by Kelly N. Tracy
Western Carolina University
October 21, 2013
As educators try to determine how to improve student learning and include more writing within the same time limits, it is important to revisit Steve Graham and Michael Hebert’s (2010) Writing to Read, which gives strong evidence that writing, an essential skill itself, also improves reading comprehension.
by Mastin Prinsloo and Carolyn McKinneyUniversity of Cape Town
October 14, 2013
An alarming aspect of South African schooling is the huge gap between the small number of schools where students from middle-class homes are doing well, going on to university study, on the one hand, and the large majority of schools, on the other, where pass rates and school completions rates are very low indeed.
by Kelly Branam Cartwright
Christopher Newport University
September 12, 2013
Why, even though she can read aloud beautifully, does my student not understand what she reads? It's as though she isn't even processing the meaning of the text at all! If you have ever found yourself thinking these thoughts about a student who struggles with reading comprehension, this research may be of particular interest to you.
by Ryan Rutherford and Jo Worthy
University of Texas, Austin
September 12, 2013
In this article, Gay Ivey and Peter Johnston take us into the classrooms of four middle school English teachers whose primary goal was to help all their students become engaged readers. They allowed their eighth-grade students to choose among a wide range of personally meaningful books, and gave them time each class session to read and discuss their reading with their peers. They also read aloud a young adult book each class session and devoted time to student writing. The result was academically, socially, and emotionally healthier students (including better test scores, as detailed later).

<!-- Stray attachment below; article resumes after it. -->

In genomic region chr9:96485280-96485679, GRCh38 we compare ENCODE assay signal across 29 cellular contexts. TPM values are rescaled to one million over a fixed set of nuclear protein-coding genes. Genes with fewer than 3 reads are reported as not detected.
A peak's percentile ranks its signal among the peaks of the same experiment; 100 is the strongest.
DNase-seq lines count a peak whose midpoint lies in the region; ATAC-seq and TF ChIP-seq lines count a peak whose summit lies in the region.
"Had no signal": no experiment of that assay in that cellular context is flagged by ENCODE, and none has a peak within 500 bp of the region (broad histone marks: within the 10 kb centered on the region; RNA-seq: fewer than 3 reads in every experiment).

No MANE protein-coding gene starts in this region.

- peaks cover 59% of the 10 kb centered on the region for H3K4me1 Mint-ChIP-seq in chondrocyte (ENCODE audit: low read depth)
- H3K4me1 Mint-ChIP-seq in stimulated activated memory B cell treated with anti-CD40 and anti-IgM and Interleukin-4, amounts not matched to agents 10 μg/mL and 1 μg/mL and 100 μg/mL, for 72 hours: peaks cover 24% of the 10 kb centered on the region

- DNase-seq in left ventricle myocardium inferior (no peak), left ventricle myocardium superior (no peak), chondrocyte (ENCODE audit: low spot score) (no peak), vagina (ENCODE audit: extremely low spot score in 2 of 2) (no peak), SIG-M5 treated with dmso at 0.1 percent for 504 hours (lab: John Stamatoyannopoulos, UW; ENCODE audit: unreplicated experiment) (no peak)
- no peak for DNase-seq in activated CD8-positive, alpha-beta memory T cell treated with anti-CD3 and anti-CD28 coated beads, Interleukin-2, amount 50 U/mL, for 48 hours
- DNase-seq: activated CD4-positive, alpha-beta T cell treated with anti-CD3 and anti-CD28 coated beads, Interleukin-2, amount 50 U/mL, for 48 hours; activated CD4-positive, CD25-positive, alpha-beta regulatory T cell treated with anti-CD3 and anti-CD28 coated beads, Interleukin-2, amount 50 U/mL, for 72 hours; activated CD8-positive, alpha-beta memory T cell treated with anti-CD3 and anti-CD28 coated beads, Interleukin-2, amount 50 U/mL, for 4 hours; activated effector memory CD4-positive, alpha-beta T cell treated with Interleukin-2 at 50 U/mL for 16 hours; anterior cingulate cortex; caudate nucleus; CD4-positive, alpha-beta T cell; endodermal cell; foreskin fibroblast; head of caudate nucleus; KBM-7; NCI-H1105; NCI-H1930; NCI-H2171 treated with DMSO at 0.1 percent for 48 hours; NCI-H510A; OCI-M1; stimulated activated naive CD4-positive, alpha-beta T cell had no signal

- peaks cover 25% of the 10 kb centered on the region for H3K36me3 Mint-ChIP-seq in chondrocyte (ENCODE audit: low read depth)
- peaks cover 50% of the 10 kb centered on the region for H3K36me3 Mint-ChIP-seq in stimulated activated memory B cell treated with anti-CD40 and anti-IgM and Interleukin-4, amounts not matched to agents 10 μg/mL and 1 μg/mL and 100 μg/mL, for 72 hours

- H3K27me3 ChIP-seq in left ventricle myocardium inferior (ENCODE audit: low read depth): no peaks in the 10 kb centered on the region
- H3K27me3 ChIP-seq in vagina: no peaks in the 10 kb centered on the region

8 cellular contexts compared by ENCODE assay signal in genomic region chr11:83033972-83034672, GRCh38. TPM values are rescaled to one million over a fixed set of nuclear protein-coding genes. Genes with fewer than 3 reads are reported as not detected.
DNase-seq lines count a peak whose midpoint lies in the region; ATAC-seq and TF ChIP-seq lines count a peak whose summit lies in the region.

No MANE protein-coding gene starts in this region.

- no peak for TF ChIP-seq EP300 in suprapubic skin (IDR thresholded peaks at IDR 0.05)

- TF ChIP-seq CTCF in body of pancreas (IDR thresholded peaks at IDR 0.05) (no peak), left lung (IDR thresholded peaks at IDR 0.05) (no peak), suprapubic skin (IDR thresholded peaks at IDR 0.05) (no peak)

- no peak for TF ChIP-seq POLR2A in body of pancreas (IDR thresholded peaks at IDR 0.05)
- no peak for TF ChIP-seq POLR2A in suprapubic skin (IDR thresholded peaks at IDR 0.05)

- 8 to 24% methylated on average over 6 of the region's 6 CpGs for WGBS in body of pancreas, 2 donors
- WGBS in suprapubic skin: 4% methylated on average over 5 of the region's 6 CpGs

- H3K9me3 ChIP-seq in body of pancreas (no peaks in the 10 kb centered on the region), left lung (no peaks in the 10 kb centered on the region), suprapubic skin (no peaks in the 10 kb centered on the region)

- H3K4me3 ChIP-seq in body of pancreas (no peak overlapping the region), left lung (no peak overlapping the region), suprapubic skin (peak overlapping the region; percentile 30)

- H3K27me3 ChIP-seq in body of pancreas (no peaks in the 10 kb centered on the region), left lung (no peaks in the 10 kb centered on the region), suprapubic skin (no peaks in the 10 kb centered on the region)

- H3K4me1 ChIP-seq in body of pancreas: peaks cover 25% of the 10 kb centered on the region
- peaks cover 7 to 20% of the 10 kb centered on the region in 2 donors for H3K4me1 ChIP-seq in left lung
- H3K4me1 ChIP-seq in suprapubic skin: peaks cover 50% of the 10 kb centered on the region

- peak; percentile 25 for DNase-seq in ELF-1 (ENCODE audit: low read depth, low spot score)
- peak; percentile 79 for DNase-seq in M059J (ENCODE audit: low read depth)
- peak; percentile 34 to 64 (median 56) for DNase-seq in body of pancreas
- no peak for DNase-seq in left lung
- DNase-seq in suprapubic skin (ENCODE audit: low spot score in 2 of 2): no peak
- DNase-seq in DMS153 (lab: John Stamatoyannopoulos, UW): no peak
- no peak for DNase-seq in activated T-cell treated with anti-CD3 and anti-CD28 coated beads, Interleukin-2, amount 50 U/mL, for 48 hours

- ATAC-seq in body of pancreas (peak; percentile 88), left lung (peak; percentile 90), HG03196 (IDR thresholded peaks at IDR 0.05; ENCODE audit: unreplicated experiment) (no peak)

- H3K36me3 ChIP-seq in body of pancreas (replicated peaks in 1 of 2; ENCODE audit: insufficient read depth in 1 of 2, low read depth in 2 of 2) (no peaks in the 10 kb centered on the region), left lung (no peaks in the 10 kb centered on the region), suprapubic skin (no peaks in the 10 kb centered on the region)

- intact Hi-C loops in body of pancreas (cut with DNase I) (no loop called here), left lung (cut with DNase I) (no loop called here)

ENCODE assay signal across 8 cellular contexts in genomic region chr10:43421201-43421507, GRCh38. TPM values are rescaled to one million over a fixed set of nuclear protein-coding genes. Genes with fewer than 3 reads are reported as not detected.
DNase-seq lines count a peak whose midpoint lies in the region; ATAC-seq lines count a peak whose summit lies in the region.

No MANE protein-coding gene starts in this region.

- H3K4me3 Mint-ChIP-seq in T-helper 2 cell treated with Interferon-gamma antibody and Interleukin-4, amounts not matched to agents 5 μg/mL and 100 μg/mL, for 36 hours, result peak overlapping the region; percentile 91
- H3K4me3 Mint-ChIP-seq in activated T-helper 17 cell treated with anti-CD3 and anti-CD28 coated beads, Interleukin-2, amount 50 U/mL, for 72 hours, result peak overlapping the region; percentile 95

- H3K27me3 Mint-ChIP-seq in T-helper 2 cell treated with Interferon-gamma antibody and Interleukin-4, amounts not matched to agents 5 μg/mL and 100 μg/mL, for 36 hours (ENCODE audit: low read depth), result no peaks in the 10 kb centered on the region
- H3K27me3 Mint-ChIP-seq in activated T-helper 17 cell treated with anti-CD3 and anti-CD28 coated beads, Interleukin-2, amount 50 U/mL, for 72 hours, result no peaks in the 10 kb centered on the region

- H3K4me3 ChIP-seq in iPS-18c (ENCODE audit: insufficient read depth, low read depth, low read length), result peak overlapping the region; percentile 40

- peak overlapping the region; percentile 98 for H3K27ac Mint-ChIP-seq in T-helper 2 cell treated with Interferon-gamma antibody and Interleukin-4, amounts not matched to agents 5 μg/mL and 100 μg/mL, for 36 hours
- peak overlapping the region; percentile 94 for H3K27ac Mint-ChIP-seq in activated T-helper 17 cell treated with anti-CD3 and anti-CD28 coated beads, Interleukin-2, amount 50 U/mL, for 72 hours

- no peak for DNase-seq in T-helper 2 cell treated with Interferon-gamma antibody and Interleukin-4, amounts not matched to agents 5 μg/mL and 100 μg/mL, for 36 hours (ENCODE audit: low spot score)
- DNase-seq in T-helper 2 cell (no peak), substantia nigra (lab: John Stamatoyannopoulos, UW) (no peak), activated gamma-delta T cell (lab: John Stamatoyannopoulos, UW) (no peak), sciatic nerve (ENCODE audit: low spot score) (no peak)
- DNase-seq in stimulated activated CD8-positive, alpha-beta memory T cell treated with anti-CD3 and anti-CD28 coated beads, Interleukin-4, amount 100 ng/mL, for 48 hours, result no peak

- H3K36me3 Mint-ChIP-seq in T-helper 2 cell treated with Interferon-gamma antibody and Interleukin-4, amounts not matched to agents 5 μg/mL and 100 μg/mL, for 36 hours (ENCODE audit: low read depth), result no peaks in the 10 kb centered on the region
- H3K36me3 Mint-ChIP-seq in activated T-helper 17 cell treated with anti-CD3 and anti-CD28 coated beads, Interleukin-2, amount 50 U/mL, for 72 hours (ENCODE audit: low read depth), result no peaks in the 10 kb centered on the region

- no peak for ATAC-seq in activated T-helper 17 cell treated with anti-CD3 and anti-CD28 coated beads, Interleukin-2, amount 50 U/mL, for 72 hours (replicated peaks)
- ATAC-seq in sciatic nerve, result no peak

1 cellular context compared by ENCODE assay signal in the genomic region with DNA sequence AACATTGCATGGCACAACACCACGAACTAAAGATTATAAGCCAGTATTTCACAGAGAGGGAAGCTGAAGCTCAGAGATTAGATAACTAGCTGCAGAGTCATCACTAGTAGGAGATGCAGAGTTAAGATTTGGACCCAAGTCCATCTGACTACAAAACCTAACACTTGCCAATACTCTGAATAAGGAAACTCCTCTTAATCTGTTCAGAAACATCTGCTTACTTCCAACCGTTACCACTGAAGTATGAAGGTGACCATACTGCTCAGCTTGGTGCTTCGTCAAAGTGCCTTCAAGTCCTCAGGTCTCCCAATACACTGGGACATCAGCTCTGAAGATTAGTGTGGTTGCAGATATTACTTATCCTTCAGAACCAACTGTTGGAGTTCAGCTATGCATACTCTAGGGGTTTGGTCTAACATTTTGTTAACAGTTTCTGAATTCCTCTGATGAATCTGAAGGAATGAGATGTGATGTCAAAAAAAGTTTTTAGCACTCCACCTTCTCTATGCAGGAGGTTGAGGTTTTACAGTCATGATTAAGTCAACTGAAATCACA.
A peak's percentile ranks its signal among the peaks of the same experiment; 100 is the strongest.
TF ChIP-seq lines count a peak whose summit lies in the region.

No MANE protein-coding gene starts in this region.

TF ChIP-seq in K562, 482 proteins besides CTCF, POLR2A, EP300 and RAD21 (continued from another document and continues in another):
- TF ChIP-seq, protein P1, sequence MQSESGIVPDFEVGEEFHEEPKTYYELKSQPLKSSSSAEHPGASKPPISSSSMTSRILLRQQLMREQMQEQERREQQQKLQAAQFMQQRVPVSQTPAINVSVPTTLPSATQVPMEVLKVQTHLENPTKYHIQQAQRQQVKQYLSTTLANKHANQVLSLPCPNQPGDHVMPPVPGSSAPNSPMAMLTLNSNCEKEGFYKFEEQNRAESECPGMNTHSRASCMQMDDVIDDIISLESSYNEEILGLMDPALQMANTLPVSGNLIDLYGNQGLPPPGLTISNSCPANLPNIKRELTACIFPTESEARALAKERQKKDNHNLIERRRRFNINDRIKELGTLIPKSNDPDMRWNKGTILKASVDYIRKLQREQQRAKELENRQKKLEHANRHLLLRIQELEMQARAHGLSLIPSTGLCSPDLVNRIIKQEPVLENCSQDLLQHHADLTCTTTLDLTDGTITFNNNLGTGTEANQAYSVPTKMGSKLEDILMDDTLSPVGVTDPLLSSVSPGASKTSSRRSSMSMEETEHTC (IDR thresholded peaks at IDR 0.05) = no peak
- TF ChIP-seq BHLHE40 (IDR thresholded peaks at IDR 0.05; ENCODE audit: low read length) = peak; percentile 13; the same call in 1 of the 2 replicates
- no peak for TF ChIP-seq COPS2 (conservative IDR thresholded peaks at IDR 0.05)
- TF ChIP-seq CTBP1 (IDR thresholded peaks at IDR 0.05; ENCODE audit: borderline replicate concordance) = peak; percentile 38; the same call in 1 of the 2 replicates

by Annemarie Palincsar
University of Michigan
June 11, 2013
The Internet offers so many possibilities for supporting information gathering; that is both its blessing and its curse! Students have incredible amounts of information at their fingertips, but, of course, the quality and accessibility of that information varies dramatically.
by Peter Afflerbach
University of Maryland
April 17, 2013
I first read this article 3 decades years ago—when I was a rookie elementary reading teacher—and the important message it carries has stayed with me. I return to it every few years, providing myself with the opportunity to see how it has influenced my thinking and practice. And reminding me of how careful and caring research matters. If you're interested in experiencing how a 30-year-old article can speak to today's classroom practice, this is the read for you.
Like IRA on Facebook
Follow IRA on Twitter
© 1996–2013 International Reading Association. All rights reserved.